This program deals with Transport Stream files. Basically, Transport Stream means one or more streams (usually, MPEG-2 files) multiplexed into a single stream. That's what the HDTV is using (the digital television).
A Transport Stream consists of fixed length packets. There can be more sizes but the standard one is 188 bytes. A packet can contain info from a Program Stream, can be a null packet, a Program Association Table or a Conditional Access Table. The PID is the field deciding the packet.
Mainly, the TS packets transport data from Program Streams at a fixed bit rate which must be greater than the sum of Program Streams bit rate. For example, if a standard MPEG-2 is encoded at a few Mbits per second, the Transport Stream usually has bigger bit rate values.
To better understand the composition of a Transport Stream, take a look at the picture below:
TS_Analyzer reads each packet from the input stream and analyzed it. You can view the packets as a graphical display of fields, or use the "write to file" option to list individual packets info or statistics.
I know that a Transport Stream is not so easy to find as a MPEG-2 file, so I've included a sample at the downloads section above. If you'll play this sample with Media Player, you'll hear about 1s of sound, and if you have the appropriate codec, you'll also see an image. It's a small part (4000 packs) of a larger transport stream (about 400,000 packs) but can give you an idea about the concept. Another player you can use is DVD2AVI.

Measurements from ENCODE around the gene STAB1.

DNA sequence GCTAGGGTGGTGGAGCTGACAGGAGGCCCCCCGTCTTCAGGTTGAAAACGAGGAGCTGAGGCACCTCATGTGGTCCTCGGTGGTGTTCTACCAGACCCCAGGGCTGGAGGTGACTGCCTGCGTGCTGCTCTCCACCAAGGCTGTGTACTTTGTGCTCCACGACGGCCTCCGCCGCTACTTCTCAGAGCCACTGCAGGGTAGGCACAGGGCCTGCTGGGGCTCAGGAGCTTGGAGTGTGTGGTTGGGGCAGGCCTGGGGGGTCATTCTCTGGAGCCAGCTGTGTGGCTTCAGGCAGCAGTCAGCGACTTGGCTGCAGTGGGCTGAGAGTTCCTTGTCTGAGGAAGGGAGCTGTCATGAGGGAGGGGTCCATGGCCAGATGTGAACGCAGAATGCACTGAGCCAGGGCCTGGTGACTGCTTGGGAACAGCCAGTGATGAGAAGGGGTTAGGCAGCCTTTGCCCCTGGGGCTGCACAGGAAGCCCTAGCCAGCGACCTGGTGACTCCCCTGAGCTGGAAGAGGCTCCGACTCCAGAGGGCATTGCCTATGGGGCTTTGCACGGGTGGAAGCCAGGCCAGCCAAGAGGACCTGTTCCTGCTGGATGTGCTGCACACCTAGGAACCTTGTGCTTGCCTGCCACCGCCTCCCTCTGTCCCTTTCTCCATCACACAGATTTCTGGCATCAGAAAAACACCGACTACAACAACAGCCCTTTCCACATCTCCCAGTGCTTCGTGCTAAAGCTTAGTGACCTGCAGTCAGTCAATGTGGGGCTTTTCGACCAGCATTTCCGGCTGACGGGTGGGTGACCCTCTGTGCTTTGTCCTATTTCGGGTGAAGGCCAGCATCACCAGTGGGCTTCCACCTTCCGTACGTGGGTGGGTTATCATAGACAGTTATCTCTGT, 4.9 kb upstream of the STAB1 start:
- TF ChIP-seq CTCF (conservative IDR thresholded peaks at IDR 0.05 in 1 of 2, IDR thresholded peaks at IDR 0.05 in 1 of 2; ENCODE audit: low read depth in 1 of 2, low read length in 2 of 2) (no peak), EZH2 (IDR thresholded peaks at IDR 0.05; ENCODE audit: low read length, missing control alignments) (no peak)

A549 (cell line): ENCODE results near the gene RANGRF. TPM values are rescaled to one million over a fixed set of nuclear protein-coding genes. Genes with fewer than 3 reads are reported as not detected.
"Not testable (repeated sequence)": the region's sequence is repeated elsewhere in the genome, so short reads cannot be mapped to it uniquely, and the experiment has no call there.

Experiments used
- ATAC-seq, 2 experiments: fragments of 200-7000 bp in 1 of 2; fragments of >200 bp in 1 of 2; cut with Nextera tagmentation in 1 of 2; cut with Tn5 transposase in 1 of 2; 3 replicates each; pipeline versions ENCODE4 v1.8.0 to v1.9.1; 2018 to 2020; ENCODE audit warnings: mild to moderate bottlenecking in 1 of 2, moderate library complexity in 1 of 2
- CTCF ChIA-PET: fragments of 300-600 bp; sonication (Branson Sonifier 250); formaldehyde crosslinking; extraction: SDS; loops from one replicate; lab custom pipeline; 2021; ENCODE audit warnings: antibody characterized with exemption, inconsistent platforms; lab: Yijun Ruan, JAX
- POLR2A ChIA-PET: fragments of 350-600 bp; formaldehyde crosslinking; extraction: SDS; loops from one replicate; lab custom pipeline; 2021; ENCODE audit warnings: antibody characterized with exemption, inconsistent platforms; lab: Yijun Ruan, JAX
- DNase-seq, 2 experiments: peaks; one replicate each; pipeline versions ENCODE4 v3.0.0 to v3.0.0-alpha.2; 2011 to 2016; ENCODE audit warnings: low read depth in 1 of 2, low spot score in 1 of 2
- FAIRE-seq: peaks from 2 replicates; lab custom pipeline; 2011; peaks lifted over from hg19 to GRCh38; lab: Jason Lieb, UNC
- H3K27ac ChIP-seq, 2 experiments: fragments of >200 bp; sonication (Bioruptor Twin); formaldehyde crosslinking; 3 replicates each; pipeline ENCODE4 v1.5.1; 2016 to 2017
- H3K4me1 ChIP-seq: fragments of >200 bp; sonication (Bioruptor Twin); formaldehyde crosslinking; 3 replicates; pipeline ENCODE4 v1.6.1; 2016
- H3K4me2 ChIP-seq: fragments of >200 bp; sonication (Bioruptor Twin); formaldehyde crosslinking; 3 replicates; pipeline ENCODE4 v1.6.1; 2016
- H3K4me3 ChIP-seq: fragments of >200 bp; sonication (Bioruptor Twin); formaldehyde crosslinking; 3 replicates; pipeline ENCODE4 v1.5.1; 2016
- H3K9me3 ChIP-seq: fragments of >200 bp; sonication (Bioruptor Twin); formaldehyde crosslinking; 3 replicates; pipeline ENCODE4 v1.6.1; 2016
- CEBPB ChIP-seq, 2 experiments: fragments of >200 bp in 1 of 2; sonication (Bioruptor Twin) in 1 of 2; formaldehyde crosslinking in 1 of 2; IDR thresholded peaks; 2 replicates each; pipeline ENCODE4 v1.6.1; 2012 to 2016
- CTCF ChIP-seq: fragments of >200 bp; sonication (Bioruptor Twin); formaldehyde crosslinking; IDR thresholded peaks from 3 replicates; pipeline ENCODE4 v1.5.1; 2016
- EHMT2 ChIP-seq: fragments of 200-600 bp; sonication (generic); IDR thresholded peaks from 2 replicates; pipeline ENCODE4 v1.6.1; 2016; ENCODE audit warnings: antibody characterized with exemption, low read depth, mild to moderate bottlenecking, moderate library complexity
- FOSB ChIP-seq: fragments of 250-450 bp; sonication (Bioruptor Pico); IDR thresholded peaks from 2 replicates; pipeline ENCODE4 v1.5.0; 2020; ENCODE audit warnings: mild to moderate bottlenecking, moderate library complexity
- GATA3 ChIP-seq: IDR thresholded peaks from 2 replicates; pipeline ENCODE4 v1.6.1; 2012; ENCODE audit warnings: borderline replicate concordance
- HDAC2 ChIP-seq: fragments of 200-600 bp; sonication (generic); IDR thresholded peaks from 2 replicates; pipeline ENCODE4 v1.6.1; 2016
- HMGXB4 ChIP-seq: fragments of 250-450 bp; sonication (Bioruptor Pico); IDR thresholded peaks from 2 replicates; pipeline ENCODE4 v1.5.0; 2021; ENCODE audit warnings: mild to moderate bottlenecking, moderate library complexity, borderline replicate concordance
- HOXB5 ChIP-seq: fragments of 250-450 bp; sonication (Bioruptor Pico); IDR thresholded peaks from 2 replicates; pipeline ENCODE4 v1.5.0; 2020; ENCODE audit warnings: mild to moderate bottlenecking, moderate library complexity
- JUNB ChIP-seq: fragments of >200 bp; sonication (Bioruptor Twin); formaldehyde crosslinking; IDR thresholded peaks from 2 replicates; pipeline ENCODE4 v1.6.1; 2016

If you would like to try a real transport stream, download mp2tsmpdex.exe from here. This is a Transport Stream Demo producer that will give you a 10s transport stream that can be analyzed by my program.
To use the program, just read the readme file included.
This is how the program looks when you start it.
This is the browse window used to change the current directory.
That's how the analyzer window looks.
Output text file "tsinfo.txt":
That's what you'll see in the output text file after processing a Transport Stream:
Output text file "ts_stats.txt":
These are statistics about your input Transport Stream:
I don't really know of how much interest this subject really is. It's not a very known one and might not be the thing you're looking for. Still, the HDTV standard uses it and some VPN networks also. It's fun to see how digital TV signal is formed, and surely this is not an obsolete subject.
For impressions regarding this program or discussions related to this subject, feel free to contact me by e-mail (firstname.lastname@example.org or email@example.com).